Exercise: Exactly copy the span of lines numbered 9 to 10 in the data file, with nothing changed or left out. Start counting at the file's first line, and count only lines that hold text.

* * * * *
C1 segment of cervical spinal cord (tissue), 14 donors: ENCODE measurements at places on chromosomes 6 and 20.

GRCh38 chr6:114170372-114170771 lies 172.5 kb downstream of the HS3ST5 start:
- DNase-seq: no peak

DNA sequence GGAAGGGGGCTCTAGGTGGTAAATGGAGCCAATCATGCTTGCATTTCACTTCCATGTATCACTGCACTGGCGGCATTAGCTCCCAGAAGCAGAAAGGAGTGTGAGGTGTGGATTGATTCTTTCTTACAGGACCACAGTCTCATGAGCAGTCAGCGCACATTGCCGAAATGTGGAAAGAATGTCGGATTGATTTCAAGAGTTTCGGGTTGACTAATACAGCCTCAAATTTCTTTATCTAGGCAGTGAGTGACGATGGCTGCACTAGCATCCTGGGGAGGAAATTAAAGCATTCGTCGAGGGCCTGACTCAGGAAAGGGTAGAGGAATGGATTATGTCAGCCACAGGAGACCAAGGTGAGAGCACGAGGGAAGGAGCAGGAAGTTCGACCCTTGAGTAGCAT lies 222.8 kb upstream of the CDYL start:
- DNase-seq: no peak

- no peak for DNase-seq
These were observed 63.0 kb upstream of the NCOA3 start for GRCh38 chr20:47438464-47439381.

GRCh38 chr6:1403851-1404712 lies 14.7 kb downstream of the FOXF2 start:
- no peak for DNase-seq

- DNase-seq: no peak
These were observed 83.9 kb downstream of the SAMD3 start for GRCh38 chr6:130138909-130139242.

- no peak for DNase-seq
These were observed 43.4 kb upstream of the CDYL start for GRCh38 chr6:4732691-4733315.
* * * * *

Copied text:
- no peak for DNase-seq

- DNase-seq: no peak